Preparing A Cake Before Frosting

Decorating By Jayceem Updated 19 Aug 2008 , 6:09am by xstitcher

Jayceem Posted 13 Aug 2008 , 2:36pm
post #1 of 8

I am new at this. I have been doing cakes for birthdays and such, but I want to expand. I want to make a birthday cake for my daughter's first birthday and I have the design I want, but want to know what others do to prepare their baked cake before they frost it. Any ideas would be appreciated.

7 replies
snowshoe1 Posted 13 Aug 2008 , 3:03pm
post #2 of 8

It depends on what you are trying to do. There are a lot of different things people do to prepare the cake - e.g.:

- some people freeze their cakes after baking; claim it makes them moister (personally, I have not noticed a difference)
- apply a simple sugar syrup to the top of the cake
- torte, level and add filling
- crumb coat
- etc...

Is this the type of information you are looking for?

Jayceem Posted 13 Aug 2008 , 4:37pm
post #3 of 8

Yes! I decided to freeze it but how long do I need to defrost it before I frost it?

snowshoe1 Posted 13 Aug 2008 , 4:39pm
post #4 of 8
Quote:
Originally Posted by Jayceem

Yes! I decided to freeze it but how long do I need to defrost it before I frost it?




Shouldn't take more than a few hours.

ETA: when I do freeze, I defrost in the fridge; not sure why - I just do

aswartzw Posted 13 Aug 2008 , 6:20pm
post #5 of 8

If I have time, I freeze. It helps spread my cake time over a few days instead of crammed into one. While I personally find it does improve in the moistness, I prefer it because it firms the cake up for easier handling.

I remove from the freezer a few hours or the morning of (if I remember) and defrost on the counter. The refrigerator will actually dry out your unfrosted cakes so it seems counter-intuitive to me to defrost in there.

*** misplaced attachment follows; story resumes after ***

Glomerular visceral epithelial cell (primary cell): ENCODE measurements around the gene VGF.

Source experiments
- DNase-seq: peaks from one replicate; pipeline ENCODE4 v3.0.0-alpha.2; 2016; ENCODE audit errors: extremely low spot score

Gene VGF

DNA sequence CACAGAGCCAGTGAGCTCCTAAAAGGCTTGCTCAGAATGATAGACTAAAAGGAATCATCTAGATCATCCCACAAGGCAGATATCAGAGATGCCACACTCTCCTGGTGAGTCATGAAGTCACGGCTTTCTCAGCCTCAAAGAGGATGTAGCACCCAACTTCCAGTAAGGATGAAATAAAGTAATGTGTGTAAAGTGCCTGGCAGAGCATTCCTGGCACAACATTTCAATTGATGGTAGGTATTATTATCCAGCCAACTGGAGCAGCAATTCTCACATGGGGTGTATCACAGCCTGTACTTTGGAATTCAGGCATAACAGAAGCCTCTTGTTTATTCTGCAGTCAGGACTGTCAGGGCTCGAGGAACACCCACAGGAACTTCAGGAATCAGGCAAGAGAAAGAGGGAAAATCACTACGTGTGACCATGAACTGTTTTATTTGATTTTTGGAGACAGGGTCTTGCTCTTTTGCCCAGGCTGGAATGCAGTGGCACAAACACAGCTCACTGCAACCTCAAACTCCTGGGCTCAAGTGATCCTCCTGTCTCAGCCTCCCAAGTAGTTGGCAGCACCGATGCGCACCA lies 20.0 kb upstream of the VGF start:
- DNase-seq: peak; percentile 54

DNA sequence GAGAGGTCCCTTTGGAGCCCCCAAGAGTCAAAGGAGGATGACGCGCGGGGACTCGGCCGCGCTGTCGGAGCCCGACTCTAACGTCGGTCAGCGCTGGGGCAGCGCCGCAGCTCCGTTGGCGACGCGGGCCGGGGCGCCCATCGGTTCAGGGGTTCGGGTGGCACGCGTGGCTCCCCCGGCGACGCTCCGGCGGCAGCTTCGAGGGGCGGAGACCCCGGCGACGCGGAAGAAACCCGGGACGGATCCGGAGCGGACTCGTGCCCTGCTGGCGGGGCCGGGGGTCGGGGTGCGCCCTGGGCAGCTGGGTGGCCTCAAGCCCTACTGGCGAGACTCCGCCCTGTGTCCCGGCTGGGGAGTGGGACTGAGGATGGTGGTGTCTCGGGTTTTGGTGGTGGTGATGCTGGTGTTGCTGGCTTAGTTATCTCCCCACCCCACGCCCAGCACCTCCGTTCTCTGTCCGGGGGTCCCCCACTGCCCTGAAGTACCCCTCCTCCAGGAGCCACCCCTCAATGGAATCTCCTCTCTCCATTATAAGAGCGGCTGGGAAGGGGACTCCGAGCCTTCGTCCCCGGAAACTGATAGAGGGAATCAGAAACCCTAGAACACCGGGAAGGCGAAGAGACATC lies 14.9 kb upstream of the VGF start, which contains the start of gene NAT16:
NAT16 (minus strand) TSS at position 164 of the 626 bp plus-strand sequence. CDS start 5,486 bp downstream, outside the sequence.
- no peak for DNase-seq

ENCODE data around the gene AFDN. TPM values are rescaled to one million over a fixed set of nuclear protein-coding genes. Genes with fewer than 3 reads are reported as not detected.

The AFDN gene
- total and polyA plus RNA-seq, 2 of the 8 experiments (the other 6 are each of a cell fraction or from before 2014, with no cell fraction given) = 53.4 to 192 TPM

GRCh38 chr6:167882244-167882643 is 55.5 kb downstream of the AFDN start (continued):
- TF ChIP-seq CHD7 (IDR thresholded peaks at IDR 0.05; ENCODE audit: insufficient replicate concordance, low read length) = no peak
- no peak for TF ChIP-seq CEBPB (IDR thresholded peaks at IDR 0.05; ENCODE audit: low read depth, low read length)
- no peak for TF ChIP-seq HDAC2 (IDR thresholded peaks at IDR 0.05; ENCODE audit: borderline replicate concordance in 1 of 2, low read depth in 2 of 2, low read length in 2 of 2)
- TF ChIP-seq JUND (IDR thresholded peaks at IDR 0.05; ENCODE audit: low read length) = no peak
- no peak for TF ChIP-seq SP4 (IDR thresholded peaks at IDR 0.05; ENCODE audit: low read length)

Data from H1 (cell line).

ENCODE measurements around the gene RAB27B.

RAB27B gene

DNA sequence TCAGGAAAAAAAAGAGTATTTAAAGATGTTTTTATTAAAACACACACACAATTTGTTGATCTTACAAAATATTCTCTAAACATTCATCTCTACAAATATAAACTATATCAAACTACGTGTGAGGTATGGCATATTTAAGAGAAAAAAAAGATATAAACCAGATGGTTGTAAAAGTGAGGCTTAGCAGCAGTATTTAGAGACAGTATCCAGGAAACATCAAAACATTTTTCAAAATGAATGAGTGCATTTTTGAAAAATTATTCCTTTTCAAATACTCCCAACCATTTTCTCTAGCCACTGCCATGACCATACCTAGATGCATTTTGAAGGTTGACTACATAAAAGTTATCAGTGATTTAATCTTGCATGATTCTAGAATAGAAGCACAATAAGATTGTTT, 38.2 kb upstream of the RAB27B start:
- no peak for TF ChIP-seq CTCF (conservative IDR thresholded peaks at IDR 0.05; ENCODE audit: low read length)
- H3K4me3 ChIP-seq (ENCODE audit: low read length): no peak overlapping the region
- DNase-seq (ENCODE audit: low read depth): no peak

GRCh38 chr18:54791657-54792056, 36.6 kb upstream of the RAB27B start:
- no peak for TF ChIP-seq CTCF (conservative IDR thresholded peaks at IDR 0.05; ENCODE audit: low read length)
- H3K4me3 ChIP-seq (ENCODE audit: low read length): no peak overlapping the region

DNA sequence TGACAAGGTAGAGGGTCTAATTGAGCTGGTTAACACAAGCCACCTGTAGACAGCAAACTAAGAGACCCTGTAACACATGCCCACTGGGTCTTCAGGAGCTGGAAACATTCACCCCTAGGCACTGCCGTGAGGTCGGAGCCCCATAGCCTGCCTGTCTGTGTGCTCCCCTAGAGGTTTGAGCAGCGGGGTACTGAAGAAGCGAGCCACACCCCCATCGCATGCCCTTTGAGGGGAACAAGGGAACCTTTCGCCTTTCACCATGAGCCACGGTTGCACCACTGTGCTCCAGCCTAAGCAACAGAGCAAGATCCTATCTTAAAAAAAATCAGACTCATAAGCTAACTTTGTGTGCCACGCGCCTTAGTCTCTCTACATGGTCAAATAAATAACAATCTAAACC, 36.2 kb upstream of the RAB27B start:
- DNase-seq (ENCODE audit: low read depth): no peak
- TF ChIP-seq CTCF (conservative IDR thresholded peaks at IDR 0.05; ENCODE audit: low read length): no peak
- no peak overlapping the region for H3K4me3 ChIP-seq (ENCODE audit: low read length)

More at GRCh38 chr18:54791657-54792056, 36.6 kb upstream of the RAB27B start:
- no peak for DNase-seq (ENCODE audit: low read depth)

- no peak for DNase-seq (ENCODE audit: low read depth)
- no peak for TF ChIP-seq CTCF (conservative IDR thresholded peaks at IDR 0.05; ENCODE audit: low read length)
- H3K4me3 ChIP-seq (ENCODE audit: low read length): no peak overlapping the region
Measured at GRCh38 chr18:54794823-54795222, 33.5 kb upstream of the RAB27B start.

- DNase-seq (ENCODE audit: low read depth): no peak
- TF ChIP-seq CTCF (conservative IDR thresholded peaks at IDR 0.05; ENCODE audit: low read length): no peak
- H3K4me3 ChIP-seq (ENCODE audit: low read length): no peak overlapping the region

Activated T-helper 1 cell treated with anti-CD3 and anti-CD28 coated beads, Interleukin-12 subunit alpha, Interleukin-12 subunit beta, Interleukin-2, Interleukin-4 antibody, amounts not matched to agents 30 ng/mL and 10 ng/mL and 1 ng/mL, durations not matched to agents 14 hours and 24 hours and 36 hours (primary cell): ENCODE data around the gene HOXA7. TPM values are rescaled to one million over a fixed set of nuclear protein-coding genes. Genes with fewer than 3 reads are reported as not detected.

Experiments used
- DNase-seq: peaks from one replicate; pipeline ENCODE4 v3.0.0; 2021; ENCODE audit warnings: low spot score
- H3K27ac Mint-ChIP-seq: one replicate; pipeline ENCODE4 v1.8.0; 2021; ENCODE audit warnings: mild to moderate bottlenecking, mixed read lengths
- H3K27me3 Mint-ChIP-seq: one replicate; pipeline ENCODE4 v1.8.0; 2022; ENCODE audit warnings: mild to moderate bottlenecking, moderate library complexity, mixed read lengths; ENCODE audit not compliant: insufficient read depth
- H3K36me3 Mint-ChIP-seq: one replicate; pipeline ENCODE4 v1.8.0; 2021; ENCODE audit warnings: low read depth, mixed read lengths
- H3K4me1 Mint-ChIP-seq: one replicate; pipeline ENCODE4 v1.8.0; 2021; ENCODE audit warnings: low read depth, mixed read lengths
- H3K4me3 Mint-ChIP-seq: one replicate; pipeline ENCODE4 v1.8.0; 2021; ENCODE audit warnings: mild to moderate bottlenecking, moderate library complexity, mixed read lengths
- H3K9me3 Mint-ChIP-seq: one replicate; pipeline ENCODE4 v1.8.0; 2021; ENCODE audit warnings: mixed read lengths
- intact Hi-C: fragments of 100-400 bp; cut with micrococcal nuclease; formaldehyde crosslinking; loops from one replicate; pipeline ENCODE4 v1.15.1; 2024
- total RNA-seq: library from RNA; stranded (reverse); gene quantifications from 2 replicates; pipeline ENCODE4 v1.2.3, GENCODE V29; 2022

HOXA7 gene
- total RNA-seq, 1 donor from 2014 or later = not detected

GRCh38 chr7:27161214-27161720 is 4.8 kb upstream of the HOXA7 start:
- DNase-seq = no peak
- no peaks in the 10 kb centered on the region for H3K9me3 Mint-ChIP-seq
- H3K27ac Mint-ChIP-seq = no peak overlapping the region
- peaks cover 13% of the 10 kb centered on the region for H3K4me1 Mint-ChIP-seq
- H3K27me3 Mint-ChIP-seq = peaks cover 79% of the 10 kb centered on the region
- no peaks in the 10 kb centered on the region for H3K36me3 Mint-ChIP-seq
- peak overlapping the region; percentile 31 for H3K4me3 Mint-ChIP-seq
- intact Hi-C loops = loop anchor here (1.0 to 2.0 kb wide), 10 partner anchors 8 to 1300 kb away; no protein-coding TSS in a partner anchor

snowshoe1 Posted 13 Aug 2008 , 6:40pm
post #6 of 8
Quote:
Originally Posted by aswartzw

If I have time, I freeze. It helps spread my cake time over a few days instead of crammed into one. While I personally find it does improve in the moistness, I prefer it because it firms the cake up for easier handling.

I remove from the freezer a few hours or the morning of (if I remember) and defrost on the counter. The refrigerator will actually dry out your unfrosted cakes so it seems counter-intuitive to me to defrost in there.




Aswartzw - I'd be interested in understanding why defrosting in the fridge dries out your cake - its still wrapped (wouldn't that be the same as keeping a decorated cake in the fridge when you have perishable fillings). Do you know the reason behind this? TIA.

Jayceem Posted 18 Aug 2008 , 11:21pm
post #7 of 8

I froze my cake, for a few days because I've been so busy, and I took it out today. It was so good and moist. I wrapped it in parchment paper and it was great. The only problem I had was when I iced it, the brown crumbles from the chocolate mixed in with the icing. How do I prevent that?

xstitcher Posted 19 Aug 2008 , 6:09am
post #8 of 8

Hi Jayceem and welcome to CC!

Try doing a crumb coat first. This is a very thin layer of thinned bc icing which should seal in the crumbs from your cake. I usually bake, cool, fill and crumb coat the cake the night before and refriderate it. This will give the cake time to settle as well and will give you the opportunity to take care of any bulging issues etc. When you do ice the cake make sure you do not disturb the crumb coat otherwise you will have "crumbs" in your icing.

HTH!

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